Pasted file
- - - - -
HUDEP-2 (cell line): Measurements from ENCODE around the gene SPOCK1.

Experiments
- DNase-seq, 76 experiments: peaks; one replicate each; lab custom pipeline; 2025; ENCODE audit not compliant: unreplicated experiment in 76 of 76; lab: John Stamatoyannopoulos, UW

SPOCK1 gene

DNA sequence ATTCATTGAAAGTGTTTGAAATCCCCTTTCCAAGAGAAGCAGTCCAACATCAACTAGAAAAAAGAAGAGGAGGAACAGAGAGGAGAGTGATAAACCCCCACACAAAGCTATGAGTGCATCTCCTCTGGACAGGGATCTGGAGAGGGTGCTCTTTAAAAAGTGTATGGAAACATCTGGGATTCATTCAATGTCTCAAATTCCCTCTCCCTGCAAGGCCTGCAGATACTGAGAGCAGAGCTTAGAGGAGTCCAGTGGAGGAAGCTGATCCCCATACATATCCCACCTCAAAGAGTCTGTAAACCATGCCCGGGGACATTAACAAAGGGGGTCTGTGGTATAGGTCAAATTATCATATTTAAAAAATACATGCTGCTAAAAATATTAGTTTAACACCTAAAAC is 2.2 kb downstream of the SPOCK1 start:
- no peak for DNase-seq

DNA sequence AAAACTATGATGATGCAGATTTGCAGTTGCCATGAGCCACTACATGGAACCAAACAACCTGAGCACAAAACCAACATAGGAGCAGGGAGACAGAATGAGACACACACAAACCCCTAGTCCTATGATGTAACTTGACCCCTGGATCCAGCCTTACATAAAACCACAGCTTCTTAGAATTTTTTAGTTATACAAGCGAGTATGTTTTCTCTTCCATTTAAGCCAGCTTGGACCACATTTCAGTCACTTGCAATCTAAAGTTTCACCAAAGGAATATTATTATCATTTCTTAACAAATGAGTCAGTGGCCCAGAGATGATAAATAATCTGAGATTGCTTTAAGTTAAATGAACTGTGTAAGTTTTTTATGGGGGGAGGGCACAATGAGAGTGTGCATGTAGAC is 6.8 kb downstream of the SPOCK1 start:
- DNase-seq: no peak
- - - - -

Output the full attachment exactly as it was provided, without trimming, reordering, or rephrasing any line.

HUDEP-2 (cell line): Measurements from ENCODE around the gene SPOCK1.

Experiments
- DNase-seq, 76 experiments: peaks; one replicate each; lab custom pipeline; 2025; ENCODE audit not compliant: unreplicated experiment in 76 of 76; lab: John Stamatoyannopoulos, UW

SPOCK1 gene

DNA sequence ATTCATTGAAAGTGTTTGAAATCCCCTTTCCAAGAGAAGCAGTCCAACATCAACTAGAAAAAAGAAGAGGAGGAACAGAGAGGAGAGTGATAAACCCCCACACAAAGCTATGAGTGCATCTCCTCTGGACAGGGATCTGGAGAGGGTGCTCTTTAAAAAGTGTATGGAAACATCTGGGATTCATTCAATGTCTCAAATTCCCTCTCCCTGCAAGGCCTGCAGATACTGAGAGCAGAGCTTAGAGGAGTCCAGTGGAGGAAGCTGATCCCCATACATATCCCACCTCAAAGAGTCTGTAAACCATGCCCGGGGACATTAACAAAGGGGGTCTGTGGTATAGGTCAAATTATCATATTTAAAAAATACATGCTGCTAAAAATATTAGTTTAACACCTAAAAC is 2.2 kb downstream of the SPOCK1 start:
- no peak for DNase-seq

DNA sequence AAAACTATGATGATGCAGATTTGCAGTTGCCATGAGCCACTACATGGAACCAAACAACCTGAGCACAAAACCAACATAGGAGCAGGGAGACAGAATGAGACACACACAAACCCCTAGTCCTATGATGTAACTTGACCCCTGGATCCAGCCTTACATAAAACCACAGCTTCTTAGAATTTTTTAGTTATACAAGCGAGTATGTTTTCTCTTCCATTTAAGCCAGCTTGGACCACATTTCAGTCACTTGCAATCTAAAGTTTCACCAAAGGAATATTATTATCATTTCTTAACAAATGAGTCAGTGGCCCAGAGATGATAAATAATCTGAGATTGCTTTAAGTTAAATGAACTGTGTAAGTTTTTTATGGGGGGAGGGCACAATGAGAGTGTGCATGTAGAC is 6.8 kb downstream of the SPOCK1 start:
- DNase-seq: no peak